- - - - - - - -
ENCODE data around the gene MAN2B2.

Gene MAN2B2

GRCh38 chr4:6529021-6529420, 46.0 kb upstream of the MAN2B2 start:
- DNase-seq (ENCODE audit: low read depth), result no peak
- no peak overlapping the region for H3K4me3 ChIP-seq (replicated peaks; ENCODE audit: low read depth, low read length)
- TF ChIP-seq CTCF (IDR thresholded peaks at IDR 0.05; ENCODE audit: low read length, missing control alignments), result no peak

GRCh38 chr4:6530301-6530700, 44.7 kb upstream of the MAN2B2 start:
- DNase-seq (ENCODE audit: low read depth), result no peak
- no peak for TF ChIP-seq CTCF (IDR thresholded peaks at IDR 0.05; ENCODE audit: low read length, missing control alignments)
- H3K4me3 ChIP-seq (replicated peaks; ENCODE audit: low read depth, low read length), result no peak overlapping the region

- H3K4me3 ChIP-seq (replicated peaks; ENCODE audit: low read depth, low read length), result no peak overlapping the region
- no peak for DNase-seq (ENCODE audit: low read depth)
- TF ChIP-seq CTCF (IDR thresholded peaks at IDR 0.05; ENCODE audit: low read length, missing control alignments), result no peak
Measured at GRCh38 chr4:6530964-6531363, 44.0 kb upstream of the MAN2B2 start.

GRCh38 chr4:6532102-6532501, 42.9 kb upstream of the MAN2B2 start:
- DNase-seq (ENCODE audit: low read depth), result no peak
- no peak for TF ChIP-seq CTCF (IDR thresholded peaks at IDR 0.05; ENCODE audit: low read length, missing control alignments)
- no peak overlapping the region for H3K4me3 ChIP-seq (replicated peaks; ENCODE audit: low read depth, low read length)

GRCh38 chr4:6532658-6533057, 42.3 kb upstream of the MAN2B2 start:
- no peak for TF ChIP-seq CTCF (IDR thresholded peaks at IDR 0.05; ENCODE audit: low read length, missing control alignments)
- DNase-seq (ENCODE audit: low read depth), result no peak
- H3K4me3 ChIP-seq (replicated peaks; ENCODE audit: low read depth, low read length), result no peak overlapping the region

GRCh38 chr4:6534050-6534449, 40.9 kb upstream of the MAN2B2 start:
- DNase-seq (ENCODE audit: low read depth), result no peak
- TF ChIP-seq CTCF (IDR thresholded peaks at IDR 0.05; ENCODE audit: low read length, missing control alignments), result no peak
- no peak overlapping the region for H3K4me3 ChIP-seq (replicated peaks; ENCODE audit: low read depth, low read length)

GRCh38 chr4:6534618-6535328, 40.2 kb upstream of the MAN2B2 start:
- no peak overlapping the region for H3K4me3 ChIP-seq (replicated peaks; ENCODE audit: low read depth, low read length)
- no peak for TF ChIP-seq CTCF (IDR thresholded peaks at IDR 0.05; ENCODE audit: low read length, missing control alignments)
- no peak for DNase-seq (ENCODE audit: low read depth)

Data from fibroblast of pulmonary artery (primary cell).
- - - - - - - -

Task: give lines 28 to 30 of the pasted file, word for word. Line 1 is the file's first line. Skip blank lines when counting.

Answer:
- no peak overlapping the region for H3K4me3 ChIP-seq (replicated peaks; ENCODE audit: low read depth, low read length)
- no peak for TF ChIP-seq CTCF (IDR thresholded peaks at IDR 0.05; ENCODE audit: low read length, missing control alignments)
- no peak for DNase-seq (ENCODE audit: low read depth)